The EB-5 regional center is one of just two pathways to make EB5 investments in the EB-5 Immigrant Investor Program. This path is an indirect method of investment, while the other method is to directly invest capital in a qualified EB-5 project. Both routes will lead to the same destination upon successfully meeting EB-5 investment requirements: investors will secure permanent resident status in the United States for themselves as well as eligible family members.
That said, a program participant’s journey through their EB5 investment may look different depending on which pathway they choose. Direct investors tend to enjoy a more hands-on approach to their investments, taking on a greater role in managing the day-to-day operations of the new commercial enterprise (NCE). They typically seek to exercise more control over their investments. Regional center investors, on the other hand, typically prefer less managerial obligations at the NCE and enjoy the more relaxed job-creation requirements United States Citizenship and Immigration Services (USCIS) reserves for regional centers.
By and large, investing through regional centers has proven to be the preferred path among participating foreign investors. Unfortunately, though, the EB-5 Regional Center Program is not actually a permanent one. Instead, it has simply been extended continuously by the government, and its temporary status leaves this popular program open for potential termination in the future. As record numbers of terminations in 2019 and 2020 demonstrate, individual regional centers’ approved status isn’t necessarily set in stone, either.
Record Numbers of Regional Center Terminations
In 2018, the EB-5 Regional Center Program peaked at around 800 regional centers from coast to coast in the United States. Unfortunately, the total number of operating regional centers has dramatically fallen since then. The catalyst for regional center owners’ issues can be traced back to November 2019, when a major shift occurred.
In November 2019, the Modernization Rule kicked in, changing how targeted employment areas (TEAs) are designated. This rule also almost doubled the minimum EB-5 investment required to participate in the program to $1.8 million. Despite a reduced investment requirement of $900,000 when projects are located in a designated TEA, the vast increase did result in diminished program interest among investors overall. Together, these two shifts set in motion the massive terminations of EB-5 regional centers.
By March 2020, 28 approved regional centers had already been shuttered. When the COVID-19 pandemic struck, it proved too much: A crippled economy, destroyed livelihoods, and a temporary pause on routine visa processes across U.S. embassies and consulates ended an additional 44 regional centers fairly quickly. In August 2020, phased reopening measures began, and U.S. embassies and consulates resumed visa processes, but the COVID-19 pandemic continued to ravage parts of the globe. Another 36 EB-5 regional centers closed.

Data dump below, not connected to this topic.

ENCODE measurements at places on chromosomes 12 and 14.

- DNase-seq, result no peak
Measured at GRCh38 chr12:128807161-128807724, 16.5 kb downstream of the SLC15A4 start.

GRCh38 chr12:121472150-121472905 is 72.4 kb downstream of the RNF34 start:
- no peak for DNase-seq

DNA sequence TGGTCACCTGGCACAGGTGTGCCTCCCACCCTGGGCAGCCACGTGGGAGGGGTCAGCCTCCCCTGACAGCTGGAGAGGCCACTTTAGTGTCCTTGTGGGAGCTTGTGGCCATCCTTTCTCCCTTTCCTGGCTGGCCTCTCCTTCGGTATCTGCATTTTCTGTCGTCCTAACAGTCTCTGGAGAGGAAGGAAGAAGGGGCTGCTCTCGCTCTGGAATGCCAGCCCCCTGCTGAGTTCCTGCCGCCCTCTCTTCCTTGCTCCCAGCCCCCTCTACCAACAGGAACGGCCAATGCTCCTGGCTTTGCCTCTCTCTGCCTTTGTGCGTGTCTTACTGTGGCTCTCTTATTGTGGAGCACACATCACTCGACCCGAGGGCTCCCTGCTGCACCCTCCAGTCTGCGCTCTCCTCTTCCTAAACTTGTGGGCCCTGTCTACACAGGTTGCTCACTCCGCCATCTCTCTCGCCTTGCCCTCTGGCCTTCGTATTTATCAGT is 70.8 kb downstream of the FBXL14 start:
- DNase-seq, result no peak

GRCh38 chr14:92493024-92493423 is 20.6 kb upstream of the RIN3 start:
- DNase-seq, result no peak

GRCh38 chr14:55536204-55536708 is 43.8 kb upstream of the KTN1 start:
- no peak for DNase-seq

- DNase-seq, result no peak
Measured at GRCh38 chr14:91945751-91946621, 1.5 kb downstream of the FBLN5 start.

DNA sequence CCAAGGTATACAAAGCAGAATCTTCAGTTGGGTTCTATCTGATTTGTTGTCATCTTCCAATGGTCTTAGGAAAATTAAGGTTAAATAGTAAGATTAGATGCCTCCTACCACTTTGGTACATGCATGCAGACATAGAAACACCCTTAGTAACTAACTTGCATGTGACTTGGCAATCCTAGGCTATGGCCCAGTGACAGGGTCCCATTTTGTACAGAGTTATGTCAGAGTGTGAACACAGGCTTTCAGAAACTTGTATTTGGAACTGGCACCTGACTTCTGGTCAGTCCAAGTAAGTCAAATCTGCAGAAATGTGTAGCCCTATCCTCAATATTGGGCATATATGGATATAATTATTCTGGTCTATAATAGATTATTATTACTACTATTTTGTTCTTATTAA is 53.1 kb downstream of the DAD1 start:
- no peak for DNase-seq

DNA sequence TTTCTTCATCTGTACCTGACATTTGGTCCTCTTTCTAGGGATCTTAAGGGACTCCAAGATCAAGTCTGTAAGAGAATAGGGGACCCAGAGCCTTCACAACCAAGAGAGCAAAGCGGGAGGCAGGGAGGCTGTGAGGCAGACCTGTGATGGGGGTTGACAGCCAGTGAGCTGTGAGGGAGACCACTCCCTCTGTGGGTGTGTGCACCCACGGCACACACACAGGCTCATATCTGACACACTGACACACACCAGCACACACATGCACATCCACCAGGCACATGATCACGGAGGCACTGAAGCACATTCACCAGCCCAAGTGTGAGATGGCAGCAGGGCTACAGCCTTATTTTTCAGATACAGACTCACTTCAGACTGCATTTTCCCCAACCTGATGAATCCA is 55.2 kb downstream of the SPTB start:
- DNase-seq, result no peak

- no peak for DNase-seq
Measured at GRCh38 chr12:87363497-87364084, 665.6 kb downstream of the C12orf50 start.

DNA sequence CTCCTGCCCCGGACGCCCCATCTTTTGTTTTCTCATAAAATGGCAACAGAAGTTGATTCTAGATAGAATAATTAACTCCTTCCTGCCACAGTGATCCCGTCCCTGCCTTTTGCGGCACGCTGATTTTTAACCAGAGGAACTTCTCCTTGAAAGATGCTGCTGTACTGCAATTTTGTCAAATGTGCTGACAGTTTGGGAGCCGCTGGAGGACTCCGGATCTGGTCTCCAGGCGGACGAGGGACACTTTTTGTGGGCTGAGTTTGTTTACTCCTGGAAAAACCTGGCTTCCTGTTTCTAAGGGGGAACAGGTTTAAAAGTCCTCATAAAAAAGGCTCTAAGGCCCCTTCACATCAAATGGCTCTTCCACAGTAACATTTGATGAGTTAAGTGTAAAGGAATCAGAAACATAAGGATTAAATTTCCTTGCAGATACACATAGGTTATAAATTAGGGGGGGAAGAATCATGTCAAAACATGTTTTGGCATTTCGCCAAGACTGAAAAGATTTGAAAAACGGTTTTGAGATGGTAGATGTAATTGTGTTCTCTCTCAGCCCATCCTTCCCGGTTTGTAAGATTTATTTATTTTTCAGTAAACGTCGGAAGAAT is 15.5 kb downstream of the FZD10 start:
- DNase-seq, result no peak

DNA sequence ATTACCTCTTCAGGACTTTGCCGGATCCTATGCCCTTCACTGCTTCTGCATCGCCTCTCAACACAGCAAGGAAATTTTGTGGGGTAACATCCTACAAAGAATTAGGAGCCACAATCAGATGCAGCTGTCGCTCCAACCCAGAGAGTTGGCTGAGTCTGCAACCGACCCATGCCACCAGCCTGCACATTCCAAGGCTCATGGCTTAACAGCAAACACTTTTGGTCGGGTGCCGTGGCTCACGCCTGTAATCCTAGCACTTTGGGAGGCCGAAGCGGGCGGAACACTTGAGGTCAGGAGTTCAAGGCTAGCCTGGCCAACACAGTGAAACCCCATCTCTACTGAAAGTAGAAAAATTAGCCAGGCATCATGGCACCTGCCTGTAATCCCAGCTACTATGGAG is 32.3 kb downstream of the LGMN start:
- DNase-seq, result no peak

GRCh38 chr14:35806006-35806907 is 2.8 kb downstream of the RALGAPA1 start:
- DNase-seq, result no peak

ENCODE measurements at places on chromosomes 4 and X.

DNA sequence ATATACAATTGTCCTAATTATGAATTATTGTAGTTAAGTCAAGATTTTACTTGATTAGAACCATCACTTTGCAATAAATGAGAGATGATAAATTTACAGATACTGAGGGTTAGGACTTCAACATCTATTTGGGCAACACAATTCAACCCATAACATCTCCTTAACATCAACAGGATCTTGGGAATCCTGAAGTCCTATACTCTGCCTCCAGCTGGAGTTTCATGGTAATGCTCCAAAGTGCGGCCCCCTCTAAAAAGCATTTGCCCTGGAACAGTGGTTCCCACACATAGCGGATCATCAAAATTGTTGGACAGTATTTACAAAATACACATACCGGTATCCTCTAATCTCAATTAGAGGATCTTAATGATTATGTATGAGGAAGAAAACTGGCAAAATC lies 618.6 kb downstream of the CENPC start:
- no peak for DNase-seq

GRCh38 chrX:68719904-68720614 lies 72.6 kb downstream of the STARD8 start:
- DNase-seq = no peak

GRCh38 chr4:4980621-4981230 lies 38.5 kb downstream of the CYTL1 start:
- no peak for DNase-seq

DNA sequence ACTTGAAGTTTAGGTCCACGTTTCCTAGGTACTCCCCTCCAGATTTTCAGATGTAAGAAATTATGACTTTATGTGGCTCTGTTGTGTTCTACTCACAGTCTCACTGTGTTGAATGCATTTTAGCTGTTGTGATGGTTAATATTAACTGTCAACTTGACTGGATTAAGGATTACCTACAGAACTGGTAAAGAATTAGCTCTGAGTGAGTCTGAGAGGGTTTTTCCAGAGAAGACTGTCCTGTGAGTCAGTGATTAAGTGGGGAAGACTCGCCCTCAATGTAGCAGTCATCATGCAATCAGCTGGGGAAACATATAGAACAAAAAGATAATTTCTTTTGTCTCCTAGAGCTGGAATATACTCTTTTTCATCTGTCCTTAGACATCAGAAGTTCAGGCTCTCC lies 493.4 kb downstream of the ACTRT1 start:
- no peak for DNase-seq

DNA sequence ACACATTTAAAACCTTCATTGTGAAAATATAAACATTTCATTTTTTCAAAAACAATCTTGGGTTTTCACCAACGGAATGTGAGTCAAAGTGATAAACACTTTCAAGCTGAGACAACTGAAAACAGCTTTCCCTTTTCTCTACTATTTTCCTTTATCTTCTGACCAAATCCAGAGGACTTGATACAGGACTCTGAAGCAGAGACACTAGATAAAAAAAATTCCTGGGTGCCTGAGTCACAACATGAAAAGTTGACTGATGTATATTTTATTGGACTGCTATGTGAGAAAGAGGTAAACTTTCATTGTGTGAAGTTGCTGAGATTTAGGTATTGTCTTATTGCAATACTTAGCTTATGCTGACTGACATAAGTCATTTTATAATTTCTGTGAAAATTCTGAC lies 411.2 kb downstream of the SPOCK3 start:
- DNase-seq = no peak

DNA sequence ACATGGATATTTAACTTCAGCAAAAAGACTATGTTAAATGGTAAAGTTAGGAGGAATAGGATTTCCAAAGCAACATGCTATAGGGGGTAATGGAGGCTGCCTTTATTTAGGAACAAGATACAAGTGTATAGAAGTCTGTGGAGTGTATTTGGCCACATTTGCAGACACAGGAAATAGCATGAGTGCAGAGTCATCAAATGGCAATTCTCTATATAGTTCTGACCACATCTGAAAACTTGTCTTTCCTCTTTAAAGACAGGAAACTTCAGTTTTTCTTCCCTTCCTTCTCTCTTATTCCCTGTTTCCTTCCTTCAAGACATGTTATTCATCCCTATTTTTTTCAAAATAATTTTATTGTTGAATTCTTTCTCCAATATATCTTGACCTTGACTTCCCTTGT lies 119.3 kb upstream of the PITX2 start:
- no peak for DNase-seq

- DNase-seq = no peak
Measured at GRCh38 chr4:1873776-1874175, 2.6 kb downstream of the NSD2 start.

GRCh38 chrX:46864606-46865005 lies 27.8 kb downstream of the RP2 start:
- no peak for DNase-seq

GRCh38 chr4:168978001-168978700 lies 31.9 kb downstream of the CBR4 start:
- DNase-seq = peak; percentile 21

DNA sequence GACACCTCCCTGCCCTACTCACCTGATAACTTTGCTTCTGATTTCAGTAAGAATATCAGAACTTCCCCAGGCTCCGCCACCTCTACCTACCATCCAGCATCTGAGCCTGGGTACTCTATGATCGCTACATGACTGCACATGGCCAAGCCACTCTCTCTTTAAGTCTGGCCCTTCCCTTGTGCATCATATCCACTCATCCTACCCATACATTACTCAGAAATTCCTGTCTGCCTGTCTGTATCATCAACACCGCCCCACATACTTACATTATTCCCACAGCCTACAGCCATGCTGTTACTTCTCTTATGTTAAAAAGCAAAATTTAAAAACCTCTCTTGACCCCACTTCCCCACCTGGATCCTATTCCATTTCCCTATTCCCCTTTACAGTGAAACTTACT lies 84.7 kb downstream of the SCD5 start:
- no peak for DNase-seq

As of October 2020, the program only includes 678 approved EB-5 regional centers, after another 14 met their demise since August. While the break-neck speed of terminations seems to be slowing, there have been no indicators of a reverse in this trend anytime soon. So what does this mean for foreign nationals participating in the EB-5 investment program now? Due diligence is even more imperative to their success.
Due Diligence Is Key to Investing in EB-5 Regional Centers Today
The need for meticulous due diligence on the part on prospective investors in the EB-5 program has never been more evident than now. Foreign nationals who have placed their capital in EB5 investments with any of the 100+ regional centers that have been terminated are now facing serious complications on their journeys. To avoid the same fate, new EB-5 investors should consider several factors in advance.
Six Questions That Can Help EB-5 Investors Choose a Regional Center
While these aren’t the only factors every EB-5 investor should consider, being able to answer the following six questions positively will go a long way in helping them decide whether to move forward with a particular regional center.
- What kind of track record does the center have?
- Does the success rate of its previous investors stack up against other centers?
- Are the current projects similar to previous ones?
- Is the center still working with the same project developers it has before?
- What kind of track record does its long-standing developers have?
- How many of its I-526 and I-829 submissions have ultimately been approved by USCIS?
Where Investors Go for Sound Advice on Selecting an EB-5 Regional Center
Those initial six are big questions that could involve quite a bit of document review. But that is what meticulous due diligence is all about. Once you answer these overarching questions, there are even more that will likely come up during your process of reviewing each center you are considering. One way to shore up your evaluations is by partnering with an EB-5 immigration attorney with a solid track record for working with EB-5 regional centers. They can offer a myriad of advice and recommendations on how to determine whether a particular regional center can help program participants meet their EB-5 investment goals.